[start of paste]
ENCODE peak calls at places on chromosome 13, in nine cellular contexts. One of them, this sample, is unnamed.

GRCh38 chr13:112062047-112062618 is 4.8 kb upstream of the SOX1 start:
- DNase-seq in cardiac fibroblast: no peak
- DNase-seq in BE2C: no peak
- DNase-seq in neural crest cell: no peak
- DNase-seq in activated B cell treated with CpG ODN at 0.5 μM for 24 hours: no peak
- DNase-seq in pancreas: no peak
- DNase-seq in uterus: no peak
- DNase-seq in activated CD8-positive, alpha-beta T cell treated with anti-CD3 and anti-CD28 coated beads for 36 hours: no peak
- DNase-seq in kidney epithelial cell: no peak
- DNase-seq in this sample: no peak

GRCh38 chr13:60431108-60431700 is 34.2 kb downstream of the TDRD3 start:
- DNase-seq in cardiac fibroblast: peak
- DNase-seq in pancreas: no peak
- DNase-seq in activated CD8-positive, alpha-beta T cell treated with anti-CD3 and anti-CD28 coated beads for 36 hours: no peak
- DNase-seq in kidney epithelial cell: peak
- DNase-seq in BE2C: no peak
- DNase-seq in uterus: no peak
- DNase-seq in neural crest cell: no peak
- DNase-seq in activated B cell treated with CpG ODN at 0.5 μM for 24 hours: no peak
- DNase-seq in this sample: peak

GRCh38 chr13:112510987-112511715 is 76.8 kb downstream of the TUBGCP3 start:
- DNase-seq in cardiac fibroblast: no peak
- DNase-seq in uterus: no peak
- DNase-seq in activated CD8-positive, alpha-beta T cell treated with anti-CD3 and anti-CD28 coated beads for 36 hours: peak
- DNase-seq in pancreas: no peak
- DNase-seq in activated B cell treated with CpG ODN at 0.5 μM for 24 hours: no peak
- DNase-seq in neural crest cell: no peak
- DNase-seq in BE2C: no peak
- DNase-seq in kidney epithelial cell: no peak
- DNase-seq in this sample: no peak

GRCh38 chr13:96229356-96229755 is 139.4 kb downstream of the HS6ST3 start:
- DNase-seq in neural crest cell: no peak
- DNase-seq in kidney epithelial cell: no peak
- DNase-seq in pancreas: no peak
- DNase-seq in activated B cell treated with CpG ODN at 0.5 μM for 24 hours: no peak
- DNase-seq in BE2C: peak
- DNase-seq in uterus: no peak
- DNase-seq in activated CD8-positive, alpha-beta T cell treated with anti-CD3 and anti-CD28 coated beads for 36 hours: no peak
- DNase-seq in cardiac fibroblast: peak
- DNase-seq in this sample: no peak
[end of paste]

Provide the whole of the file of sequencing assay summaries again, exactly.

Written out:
ENCODE peak calls at places on chromosome 13, in nine cellular contexts. One of them, this sample, is unnamed.

GRCh38 chr13:112062047-112062618 is 4.8 kb upstream of the SOX1 start:
- DNase-seq in cardiac fibroblast: no peak
- DNase-seq in BE2C: no peak
- DNase-seq in neural crest cell: no peak
- DNase-seq in activated B cell treated with CpG ODN at 0.5 μM for 24 hours: no peak
- DNase-seq in pancreas: no peak
- DNase-seq in uterus: no peak
- DNase-seq in activated CD8-positive, alpha-beta T cell treated with anti-CD3 and anti-CD28 coated beads for 36 hours: no peak
- DNase-seq in kidney epithelial cell: no peak
- DNase-seq in this sample: no peak

GRCh38 chr13:60431108-60431700 is 34.2 kb downstream of the TDRD3 start:
- DNase-seq in cardiac fibroblast: peak
- DNase-seq in pancreas: no peak
- DNase-seq in activated CD8-positive, alpha-beta T cell treated with anti-CD3 and anti-CD28 coated beads for 36 hours: no peak
- DNase-seq in kidney epithelial cell: peak
- DNase-seq in BE2C: no peak
- DNase-seq in uterus: no peak
- DNase-seq in neural crest cell: no peak
- DNase-seq in activated B cell treated with CpG ODN at 0.5 μM for 24 hours: no peak
- DNase-seq in this sample: peak

GRCh38 chr13:112510987-112511715 is 76.8 kb downstream of the TUBGCP3 start:
- DNase-seq in cardiac fibroblast: no peak
- DNase-seq in uterus: no peak
- DNase-seq in activated CD8-positive, alpha-beta T cell treated with anti-CD3 and anti-CD28 coated beads for 36 hours: peak
- DNase-seq in pancreas: no peak
- DNase-seq in activated B cell treated with CpG ODN at 0.5 μM for 24 hours: no peak
- DNase-seq in neural crest cell: no peak
- DNase-seq in BE2C: no peak
- DNase-seq in kidney epithelial cell: no peak
- DNase-seq in this sample: no peak

GRCh38 chr13:96229356-96229755 is 139.4 kb downstream of the HS6ST3 start:
- DNase-seq in neural crest cell: no peak
- DNase-seq in kidney epithelial cell: no peak
- DNase-seq in pancreas: no peak
- DNase-seq in activated B cell treated with CpG ODN at 0.5 μM for 24 hours: no peak
- DNase-seq in BE2C: peak
- DNase-seq in uterus: no peak
- DNase-seq in activated CD8-positive, alpha-beta T cell treated with anti-CD3 and anti-CD28 coated beads for 36 hours: no peak
- DNase-seq in cardiac fibroblast: peak
- DNase-seq in this sample: no peak